About this blogger:
Richard J. Clark is the Director of Music of the Archdiocese of Boston and the Cathedral of the Holy Cross. He is also Chapel Organist (Saint Mary’s Chapel) at Boston College. His compositions have been performed worldwide.
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“How can we enter into this interior disposition except by turning physically—all together, priest and faithful—toward the Lord who comes, toward the East symbolized by the apse where the cross is enthroned? The outward orientation leads us to the interior orientation that it symbolizes. Since apostolic times, Christians have been familiar with this way of praying. It is not a matter of celebrating with one’s back to the people or facing them, but toward the East, «ad Dominum», toward the Lord.”
— Robert Cardinal Sarah, Prefect of the Vatican's Congregation for Divine Worship (October 2016)

Misereris omnium | Ash Wednesday Introit
published 5 March 2014 by Richard J. Clark

EW PARISHES ARE WILLING to sing Gregorian Introits for the Entrance procession. A growing practice is to sing the Introit followed by a hymn. If even this is too much, one may want to sing the Introit as a prelude. This practice allows the faithful to be exposed to the prayerful power of Gregorian Chant when singing the propers is not feasible. Furthermore, this is an excellent opportunity to engage the congregation more deeply and frequently with these transformative texts and chants.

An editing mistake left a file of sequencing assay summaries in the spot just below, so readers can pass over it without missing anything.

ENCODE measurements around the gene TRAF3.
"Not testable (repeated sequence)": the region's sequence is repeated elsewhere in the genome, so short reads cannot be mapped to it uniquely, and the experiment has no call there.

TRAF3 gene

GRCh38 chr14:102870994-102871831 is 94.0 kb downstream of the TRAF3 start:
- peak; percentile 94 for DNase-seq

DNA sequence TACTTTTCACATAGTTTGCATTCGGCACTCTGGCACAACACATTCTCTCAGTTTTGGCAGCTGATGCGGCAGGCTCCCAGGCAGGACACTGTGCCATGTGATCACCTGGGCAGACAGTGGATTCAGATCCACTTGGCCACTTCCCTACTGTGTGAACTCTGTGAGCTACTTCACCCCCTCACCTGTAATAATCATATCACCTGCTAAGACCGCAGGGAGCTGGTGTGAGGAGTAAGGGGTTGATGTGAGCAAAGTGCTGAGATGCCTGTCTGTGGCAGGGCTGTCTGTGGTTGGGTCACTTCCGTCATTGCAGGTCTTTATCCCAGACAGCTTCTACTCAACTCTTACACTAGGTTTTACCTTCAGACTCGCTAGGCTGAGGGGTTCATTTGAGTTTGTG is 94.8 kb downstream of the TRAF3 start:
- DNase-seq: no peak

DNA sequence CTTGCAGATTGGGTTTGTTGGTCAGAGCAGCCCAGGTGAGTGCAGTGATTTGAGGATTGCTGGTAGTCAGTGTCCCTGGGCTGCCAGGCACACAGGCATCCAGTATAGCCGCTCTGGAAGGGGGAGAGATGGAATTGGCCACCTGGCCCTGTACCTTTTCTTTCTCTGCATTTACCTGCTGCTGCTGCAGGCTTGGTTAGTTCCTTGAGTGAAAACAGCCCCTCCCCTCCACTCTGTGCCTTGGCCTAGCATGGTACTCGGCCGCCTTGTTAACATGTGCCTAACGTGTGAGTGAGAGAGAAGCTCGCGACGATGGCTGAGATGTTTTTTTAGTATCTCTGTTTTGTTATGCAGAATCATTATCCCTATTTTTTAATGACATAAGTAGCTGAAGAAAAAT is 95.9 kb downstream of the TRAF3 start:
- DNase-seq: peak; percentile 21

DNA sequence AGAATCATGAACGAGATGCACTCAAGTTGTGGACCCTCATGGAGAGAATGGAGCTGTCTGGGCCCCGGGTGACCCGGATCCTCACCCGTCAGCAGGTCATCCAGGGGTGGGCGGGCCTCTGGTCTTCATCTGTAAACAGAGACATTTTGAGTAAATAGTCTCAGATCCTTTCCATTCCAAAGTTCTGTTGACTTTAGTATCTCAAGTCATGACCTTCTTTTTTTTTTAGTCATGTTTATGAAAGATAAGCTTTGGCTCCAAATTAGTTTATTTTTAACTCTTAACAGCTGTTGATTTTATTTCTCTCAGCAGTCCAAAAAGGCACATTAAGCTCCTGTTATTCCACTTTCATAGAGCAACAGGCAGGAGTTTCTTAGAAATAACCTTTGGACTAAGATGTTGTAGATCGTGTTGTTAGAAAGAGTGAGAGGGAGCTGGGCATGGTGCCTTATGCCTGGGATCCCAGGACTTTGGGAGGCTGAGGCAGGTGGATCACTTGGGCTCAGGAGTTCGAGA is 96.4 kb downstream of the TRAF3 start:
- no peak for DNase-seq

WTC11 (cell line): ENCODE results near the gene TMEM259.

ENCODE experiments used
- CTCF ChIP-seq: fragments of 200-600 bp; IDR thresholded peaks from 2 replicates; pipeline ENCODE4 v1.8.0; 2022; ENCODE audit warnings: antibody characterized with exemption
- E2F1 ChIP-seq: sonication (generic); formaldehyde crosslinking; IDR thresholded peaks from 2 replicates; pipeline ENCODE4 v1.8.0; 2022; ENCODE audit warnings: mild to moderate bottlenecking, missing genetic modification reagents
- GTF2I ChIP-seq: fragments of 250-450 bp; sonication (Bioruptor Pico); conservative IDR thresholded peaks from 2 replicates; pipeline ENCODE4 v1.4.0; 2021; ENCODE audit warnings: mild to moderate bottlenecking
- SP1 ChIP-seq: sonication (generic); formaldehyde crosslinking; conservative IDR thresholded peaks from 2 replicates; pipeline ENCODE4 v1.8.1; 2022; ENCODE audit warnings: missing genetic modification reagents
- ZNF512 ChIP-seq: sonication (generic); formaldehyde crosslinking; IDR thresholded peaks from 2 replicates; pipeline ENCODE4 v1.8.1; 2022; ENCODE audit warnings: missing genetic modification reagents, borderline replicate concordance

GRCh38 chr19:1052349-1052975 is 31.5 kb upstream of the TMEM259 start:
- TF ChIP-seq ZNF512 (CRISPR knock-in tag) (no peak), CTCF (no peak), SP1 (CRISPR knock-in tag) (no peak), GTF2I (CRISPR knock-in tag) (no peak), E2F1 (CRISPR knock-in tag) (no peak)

For example, one can seize this opportunity on Ash Wednesday when the pews are filled with many who do not attend mass regularly. It is significant that the very first Introit of Lent sings of God’s infinite mercy: “Your mercy extends to all things, O Lord, and you despise none of the things you have made. You overlook our sins for the sake of repentance. You grant them your pardon, because you are the Lord our God.” —Wisdom 11:24-25, 27; Psalm 57 (56)

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PDF Misereris omnium | Introit | Ash Wednesday

N THIS RECORDING of Misereris omnium, the antiphon is followed by organ variations. The transformation and variety of colors in the organ indicate that through the Lenten season, we do not end up in the same place that we started. Beginning with the thick and rich clarinet stop in the tenor, the piece explores many colors, ending with very light 4’ flutes, in anticipation of Christ’s resurrection.

DESPITE BEING AN ORGANIST with a wonderful instrument at my disposal, I tend to not play instrumental preludes or postludes during Lent with the exception of Laetare Sunday. As such, I find the sung preludes to be effective and even popular as a way of preparing the congregation for prayer, which is the intention of a prelude after all. (That being said, I cannot help but to compose organ variations on this wonderful chant.)